Basal hydrology of fast Greenlandic glacier captured using passive seismic network

C. Schoonman, P. Christoffersen, S. H. Doyle, B. Hubbard, C. M. Hofstede

Research output: Contribution to conferenceAbstract


The acceleration of fast-flowing, marine-terminating glaciers and the steady increase in surface run-off are the two most influential factors affecting present-day ice loss from the Greenland Ice Sheet. Because almost all surface meltwater is transported to the glacier bed, basal hydrological conditions are directly influenced by surface processes. Studying the relationships between surface run-off, basal hydrology, and ice flow velocity is therefore essential to understanding the effects of climate change on the contribution of marine-terminating glaciers to global sea-level rise. Passive seismology enables the continuous observation of a range of glacio-hydrological phenomena, including icequakes, hydrofractures, and tremors associated with water transport. To investigate the effects of variations in water input over the course of several melt seasons, a network of 12 near-surface and 3 deep borehole geophones was deployed on Store Glacier, a fast-flowing, marine-terminating glacier in West Greenland. The network, part of the multidisciplinary RESPONDER project, recorded continuously throughout May-October 2018 and May-July 2019. Here, we present results in the form of spectrograms, RMS amplitude, and microseismic event locations, capturing a variety of phenomena including rapid supraglacial lake drainage events, crevassing, rainfall, the onset and termination of the summer melt season, and impulsive basal microseismic activity. In particular, seismic and GPS recordings of a partial lake drainage event place constraints on the magnitude (~0.1 m) and extent (3-4 km) of ice sheet uplift and fracturing downstream of the drainage site. We also observe changes in seismic amplitude and frequency content consistent with glacial responses to increased transfer of surface water to the bed. Our data shows that the interaction between basal hydrology and fast glacier flow can be captured using a passive seismic network.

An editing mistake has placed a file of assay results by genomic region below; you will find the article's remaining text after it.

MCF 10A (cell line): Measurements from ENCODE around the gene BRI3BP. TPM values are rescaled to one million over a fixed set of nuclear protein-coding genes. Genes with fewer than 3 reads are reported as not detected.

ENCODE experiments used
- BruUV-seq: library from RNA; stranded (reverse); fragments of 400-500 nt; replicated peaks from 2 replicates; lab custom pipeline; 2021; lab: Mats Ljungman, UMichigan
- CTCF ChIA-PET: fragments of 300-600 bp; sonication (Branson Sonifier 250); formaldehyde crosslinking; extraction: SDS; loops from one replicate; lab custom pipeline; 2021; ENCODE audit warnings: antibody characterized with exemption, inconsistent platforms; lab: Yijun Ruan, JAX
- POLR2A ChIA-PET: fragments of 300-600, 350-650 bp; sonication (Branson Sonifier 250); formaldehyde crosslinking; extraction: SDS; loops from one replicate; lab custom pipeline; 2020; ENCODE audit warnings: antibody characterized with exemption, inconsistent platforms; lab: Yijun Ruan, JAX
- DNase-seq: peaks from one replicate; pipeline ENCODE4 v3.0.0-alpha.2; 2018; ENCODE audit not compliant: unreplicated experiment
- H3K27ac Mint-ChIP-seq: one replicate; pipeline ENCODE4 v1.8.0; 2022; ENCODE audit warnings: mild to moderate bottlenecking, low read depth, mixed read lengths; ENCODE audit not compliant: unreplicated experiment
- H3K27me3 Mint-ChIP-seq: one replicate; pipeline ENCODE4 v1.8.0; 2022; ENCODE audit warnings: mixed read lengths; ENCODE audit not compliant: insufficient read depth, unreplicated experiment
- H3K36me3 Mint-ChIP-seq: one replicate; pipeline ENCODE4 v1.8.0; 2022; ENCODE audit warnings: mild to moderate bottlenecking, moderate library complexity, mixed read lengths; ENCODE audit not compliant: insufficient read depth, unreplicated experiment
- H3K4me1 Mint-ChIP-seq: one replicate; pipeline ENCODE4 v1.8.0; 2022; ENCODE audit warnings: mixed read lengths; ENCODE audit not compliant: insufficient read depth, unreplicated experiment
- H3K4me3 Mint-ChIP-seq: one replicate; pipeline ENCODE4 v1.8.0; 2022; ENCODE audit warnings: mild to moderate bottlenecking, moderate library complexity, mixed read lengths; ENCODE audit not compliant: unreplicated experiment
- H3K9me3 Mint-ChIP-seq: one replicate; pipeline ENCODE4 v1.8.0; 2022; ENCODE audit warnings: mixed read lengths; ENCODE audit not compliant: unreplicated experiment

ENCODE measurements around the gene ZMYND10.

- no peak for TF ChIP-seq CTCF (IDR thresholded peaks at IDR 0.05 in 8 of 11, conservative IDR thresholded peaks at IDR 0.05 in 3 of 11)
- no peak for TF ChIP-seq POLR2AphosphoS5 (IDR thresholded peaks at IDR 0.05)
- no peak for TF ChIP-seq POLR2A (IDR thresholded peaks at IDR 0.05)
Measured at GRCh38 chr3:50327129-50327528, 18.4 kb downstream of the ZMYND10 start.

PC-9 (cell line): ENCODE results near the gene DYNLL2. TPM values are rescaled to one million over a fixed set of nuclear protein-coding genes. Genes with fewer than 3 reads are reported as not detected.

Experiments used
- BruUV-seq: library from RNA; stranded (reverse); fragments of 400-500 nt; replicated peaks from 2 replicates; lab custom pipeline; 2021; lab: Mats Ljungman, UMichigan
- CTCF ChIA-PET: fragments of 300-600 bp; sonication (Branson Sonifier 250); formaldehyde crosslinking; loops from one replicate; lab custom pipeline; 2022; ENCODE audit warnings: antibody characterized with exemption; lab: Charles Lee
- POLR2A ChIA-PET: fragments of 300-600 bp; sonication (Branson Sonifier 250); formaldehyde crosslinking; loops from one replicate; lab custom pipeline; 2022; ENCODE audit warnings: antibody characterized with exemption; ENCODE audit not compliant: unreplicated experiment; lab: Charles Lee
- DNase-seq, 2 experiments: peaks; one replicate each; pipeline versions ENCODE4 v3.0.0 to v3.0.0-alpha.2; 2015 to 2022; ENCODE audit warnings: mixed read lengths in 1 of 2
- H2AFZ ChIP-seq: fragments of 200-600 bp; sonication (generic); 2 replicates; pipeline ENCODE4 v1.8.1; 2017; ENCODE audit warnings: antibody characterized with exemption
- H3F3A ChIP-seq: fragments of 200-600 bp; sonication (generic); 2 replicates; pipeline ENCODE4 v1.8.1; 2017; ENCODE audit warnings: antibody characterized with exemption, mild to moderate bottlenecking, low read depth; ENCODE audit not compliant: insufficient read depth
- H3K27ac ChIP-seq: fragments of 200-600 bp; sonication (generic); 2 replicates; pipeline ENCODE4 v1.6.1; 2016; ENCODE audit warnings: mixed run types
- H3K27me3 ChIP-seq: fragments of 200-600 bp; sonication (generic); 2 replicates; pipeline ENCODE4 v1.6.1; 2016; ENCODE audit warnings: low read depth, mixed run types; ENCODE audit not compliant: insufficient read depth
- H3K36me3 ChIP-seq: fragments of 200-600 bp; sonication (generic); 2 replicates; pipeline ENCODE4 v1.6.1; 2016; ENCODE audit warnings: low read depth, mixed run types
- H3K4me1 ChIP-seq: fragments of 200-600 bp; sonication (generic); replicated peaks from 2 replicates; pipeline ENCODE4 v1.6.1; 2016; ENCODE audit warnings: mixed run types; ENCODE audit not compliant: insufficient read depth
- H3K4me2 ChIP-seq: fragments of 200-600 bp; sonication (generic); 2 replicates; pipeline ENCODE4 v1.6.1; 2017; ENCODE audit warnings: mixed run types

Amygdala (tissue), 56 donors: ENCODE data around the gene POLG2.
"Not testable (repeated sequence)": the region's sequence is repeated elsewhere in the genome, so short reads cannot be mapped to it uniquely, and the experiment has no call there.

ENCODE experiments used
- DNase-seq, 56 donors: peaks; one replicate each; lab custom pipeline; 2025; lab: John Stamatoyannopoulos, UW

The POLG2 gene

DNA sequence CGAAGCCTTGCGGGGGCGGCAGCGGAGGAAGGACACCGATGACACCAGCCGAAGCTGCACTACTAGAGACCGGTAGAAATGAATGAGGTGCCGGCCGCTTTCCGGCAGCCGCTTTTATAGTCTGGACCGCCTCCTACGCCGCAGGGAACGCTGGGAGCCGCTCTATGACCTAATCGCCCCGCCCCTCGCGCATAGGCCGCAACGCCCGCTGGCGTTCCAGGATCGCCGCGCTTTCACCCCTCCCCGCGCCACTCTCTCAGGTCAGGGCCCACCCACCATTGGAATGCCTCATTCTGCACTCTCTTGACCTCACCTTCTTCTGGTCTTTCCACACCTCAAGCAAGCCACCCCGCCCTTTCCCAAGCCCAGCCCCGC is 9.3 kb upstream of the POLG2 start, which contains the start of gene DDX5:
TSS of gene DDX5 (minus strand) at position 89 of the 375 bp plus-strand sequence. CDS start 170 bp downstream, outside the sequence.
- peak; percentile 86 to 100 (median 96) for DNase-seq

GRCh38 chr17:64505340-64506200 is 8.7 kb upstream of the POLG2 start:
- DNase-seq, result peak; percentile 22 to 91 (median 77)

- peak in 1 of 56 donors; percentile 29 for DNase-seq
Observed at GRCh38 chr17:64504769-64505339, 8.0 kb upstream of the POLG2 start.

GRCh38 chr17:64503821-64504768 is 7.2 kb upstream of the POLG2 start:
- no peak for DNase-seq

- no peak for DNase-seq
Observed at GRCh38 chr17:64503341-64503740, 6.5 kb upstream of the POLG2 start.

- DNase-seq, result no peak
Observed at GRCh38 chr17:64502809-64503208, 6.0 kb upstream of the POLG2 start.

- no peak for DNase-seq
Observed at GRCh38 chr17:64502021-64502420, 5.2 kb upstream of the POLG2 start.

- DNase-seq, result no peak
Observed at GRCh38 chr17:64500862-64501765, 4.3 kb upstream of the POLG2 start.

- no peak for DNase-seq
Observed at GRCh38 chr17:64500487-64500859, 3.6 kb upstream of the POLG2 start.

Original languageEnglish
Publication statusPublished - 01 Dec 2019


  • 0720 Glaciers
  • 0726 Ice sheets
  • 0730 Ice streams
  • 0776 Glaciology


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